3D Printing Makes Physical Parts and Products from Virtual Models

Aug. 20, 2012
In a global economy in which material, resources and energy are becoming scarcer and more expensive, rapid prototyping technology will help usher in a new economic model for manufacturing.

The term “3D printing” refers to a manufacturing process in which three-dimensional computer-aided design (CAD) files are downloaded to a machine that creates multiple layers of material (paper, plastic, metal, etc.).  These are then fused to form a three-dimensional object representing an exact replica of the 3D virtual model.

In a global economy in which material, resources and energy are becoming scarcer and more expensive, 3D printing technology is transforming manufacturing as it becomes an accepted technology for bringing new products to the market. 

The process bears little resemblance to today’s document or photo printers that can only render a flat, two-dimensional replica of the original. The 3D printing machines can build objects from scratch out of a variety of materials and, in some cases, even replicate assembled objects.

From a technological perspective, 3D printing is an outgrowth of traditional 2D printing in which a layer of material (usually some form of ink) is applied. The layer is so thin there is no noticeable height. What 3D printing does is to greatly extend that height by applying multiple layers of materials, adding the third dimension and actually building the object.

Software that takes a series of digital slices through a CAD model defines the layers. These digital slices can be put together using different techniques that involve a variety of technologies.

Transforming manufacturing
Engineers and designers across automotive, aerospace and other discrete manufacturing industries have been using 3D printing technology, also called rapid prototyping, for more than a decade to make prototypes parts quickly and cheaply. These prototypes are used to determine the fit, form, and function of a part before moving to the substantially more expensive process of tooling up a production part.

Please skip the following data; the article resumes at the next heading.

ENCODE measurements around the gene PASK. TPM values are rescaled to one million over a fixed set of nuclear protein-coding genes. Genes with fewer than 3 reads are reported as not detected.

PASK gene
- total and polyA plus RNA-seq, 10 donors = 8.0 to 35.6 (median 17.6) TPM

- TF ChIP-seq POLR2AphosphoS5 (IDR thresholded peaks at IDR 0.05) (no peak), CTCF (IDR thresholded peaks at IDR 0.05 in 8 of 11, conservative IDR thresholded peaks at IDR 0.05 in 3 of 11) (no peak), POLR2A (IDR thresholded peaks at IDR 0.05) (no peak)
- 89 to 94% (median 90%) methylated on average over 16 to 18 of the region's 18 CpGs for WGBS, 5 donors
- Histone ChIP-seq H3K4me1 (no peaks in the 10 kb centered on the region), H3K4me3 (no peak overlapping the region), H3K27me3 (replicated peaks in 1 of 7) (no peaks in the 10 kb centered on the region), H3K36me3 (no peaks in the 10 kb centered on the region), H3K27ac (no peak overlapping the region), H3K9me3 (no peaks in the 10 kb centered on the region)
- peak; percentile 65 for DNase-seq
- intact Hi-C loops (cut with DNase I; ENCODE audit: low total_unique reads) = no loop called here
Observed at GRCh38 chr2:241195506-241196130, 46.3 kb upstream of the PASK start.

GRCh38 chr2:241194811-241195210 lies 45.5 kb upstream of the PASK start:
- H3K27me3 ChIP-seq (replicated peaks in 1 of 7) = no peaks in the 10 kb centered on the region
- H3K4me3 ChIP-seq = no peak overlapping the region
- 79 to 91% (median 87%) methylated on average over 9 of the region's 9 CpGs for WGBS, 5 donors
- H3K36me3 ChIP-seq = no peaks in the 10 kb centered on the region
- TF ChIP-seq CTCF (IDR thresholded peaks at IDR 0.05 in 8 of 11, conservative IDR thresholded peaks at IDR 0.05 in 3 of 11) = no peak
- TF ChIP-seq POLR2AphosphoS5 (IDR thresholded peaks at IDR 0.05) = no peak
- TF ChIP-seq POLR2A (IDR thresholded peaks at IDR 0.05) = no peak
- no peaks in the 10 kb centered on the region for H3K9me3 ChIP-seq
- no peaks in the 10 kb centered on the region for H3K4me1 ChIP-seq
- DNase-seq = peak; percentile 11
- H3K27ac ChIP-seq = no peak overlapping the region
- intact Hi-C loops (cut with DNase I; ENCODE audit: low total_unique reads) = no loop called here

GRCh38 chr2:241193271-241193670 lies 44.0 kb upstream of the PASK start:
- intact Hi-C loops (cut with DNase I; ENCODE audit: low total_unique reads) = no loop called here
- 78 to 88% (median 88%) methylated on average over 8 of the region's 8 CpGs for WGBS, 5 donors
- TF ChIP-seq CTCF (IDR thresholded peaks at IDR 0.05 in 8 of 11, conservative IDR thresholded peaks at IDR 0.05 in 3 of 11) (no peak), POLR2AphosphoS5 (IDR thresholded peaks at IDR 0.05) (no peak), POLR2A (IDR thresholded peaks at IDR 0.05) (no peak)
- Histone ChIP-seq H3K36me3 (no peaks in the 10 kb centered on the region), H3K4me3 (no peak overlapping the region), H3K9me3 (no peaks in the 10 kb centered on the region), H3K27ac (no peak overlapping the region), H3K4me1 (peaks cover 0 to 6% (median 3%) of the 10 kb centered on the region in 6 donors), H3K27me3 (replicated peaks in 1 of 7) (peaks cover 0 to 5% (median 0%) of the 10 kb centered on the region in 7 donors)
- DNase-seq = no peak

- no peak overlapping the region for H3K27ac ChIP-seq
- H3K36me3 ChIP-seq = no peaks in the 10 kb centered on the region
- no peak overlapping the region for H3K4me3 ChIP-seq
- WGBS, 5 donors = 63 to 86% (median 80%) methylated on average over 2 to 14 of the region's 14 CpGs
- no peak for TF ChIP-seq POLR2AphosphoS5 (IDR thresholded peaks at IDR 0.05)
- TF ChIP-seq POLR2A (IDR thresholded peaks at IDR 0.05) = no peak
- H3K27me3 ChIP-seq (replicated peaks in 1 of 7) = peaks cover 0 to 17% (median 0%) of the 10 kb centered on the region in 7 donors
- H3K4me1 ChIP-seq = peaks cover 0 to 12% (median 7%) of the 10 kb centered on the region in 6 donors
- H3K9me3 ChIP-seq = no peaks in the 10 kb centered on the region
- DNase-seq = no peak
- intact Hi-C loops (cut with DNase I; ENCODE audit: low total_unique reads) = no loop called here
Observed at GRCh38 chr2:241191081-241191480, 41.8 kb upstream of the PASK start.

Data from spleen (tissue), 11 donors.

As 3D printers have become more sophisticated, reliable and capable of working with a broader range of materials and processes, the machines are increasingly being used to make actual production parts.

3D printing can save money over subtractive fabrication processes, as very little raw material is wasted. Each part can be built using techniques best suited for the particular part on a case-by-case basis. This eliminates expensive tooling and setup dedicated to a single part.

Moreover, the printers can produce specific objects based on the CAD model that traditional machining and forming techniques would struggle with and in a variety of materials. These include exotic metals such as titanium or stainless steel; plastic, nylon, and composites; or even food products such as cheese, chocolate or icing.

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3D-printed parts and products have the potential to transform manufacturing simply because the technique lowers the cost of fabrication and material while allowing manufacturers to reduce the risks associated with large production runs. Manufacturers will not be forced to make thousands of items to recover the fixed costs of tooling and large-scale production systems.

In a world market in which economies of scale matter less and mass-producing parts in large production runs is not economically feasible in a rapidly changing market, 3D printing will allow for affordable customization and manufacture to order.

Among the many items that are being made with 3D printers are shoe designs, furniture, jewelry, tools, gift and novelty items, and even toys. Industries like automotive and aerospace, which have used 3D printing extensively for prototyping, are now producing parts for their production lines with 3D printers.

ARC Advisory Group believes that 3D printing represents a disruptive technology that will support a significant change in the way that products are produced. It is a technology that will help usher in a new economic model for manufacturing in which mass customization and manufacture to order will prevail to satisfy diverse and dynamic customer requirements.

Dick Slansky, [email protected], is Senior Analyst with ARC Advisory Group in Dedham, Mass.

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